Do jurors ever fall asleep during a trial? What happens if they do?

Depends how egregious but contempt of court isn't unheard of.

zzyzx
Mar 2, 2004



SkunkDuster posted:

Do jurors ever fall asleep during a trial? What happens if they do?

Ideally you start your trial with <number of jurors needed to deliberate> plus some alternates, so that if a juror gets abducted by aliens in the middle of trial, you'll still have enough to finish the case. If somebody notices something's wrong, the judge might excuse the jury and call in that juror to ask questions ("I noticed you looked like you were nodding off. Are you feeling okay?" etc.).

If the juror's falling asleep because they're sick or taking extra time to cover work/family stuff on top of trial time, usually the judge releases them because there are alternates available, and you keep going.

therobit
Aug 19, 2008


Nice piece of fish posted:

I've seen judges fall asleep.

I heard about one going to mistrial over it down south a few years ago.

By down south do you mean Denmark?

I heard there was something rotten there.

King of False Promises
Jul 31, 2000




The one time I served on a jury the judge fell asleep for a few minutes. It wasn't a very exciting case, to be honest.

euphronius
Feb 18, 2009






Due process isnít always fun !!

Nice piece of fish
Jan 29, 2008



Ultra Carp

therobit posted:

By down south do you mean Denmark?

I heard there was something rotten there.

I live like in the arctic, my man. Almost everything is south of me.

BigHead
Jul 25, 2003
Huh?

Nap Ghost

I had a judge fall asleep during trial in my third or fourth year. I just leaned over and whispered to the very experienced opposing counsel. We popped up and asked for a break. Lawyers pop up for breaks all the time and as long as the judge isn't a prick you'll get one (don't eat taco bell during trial weeks; can't get the shits). It is extremely poor form for a lawyer of any wherewithal to oppose a break like that, and judges usually pick up on what's going on. A judge falling asleep would be grateful for the opportunity to grab a walk and a coffee.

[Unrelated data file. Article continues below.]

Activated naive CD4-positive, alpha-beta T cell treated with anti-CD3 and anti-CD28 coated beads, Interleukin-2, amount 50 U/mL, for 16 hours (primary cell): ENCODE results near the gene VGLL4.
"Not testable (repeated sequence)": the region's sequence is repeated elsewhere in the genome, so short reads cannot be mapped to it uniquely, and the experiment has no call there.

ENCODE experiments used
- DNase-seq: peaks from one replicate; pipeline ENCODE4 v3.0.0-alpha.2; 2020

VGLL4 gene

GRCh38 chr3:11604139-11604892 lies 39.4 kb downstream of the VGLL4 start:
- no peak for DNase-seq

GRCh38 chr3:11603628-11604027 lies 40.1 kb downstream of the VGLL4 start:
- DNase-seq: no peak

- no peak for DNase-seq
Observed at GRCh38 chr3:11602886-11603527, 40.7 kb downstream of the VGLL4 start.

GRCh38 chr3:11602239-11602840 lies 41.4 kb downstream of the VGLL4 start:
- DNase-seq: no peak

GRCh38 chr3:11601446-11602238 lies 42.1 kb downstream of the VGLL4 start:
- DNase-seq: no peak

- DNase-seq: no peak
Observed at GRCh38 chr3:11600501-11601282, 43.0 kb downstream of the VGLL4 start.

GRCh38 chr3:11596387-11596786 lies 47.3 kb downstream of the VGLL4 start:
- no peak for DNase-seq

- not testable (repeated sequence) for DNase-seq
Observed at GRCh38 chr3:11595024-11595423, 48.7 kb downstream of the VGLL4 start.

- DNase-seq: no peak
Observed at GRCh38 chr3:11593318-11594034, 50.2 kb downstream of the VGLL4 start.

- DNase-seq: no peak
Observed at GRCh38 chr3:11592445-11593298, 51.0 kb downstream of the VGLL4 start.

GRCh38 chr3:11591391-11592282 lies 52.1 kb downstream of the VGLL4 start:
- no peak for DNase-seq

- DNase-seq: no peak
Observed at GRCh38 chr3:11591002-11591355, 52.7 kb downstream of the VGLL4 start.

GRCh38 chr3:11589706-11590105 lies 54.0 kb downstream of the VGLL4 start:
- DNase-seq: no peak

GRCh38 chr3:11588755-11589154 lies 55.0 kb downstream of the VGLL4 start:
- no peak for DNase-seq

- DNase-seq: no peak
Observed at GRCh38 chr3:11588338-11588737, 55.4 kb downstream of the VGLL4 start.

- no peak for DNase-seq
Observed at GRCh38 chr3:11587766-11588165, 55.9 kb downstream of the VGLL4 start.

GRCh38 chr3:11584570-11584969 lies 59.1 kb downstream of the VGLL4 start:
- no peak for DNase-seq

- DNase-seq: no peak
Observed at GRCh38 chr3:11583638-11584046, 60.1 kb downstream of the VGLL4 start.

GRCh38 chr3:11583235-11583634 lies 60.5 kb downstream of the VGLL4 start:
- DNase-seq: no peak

I once saw a pregnant lawyer puke in the middle of trial when the judge wouldn't give her a break. That judge was a prick.

blarzgh
Apr 14, 2009

SNITCHIN' RANDY


Grimey Drawer

BigHead posted:

I once saw a pregnant lawyer puke in the middle of trial when the judge wouldn't give her a break. That judge was a prick.

Holy poo poo - Details?

blarzgh
Apr 14, 2009

SNITCHIN' RANDY


Grimey Drawer

On the flip side, I've had a judge who turned a 3 week jury trial into 6 loving weeks.

Didn't start until 10:00am, 90 minute lunches, turned everyone out by 4:30 at the latest, sometimes closer to 4:00 and at 3:00 on fridays. Constant breaks, skipped days, etc.

It was insufferable.

Badger of Basra
Jul 25, 2007



Hypothetical for Illinois: I sue someone and win a monetary award, but they can't pay the whole thing at once so they set up a payment plan. When they make those payments, who do they pay? And when I receive a payment, who is it from? Like, would I get a direct deposit from the Illinois court system?

Captain von Trapp
Jan 22, 2006

I don't like it, and I'm sorry I ever had anything to do with it.

Badger of Basra posted:

Hypothetical for Illinois: I sue someone and win a monetary award, but they can't pay the whole thing at once so they set up a payment plan. When they make those payments, who do they pay? And when I receive a payment, who is it from? Like, would I get a direct deposit from the Illinois court system?

I'm not sure, but I think you're supposed to call J.G. Wentworth.

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Ani
Jun 15, 2001
illum non populi fasces, non purpura regum / flexit et infidos agitans discordia fratres

Captain von Trapp posted:

I'm not sure, but I think you're supposed to call J.G. Wentworth.
Excellent username/post synergy.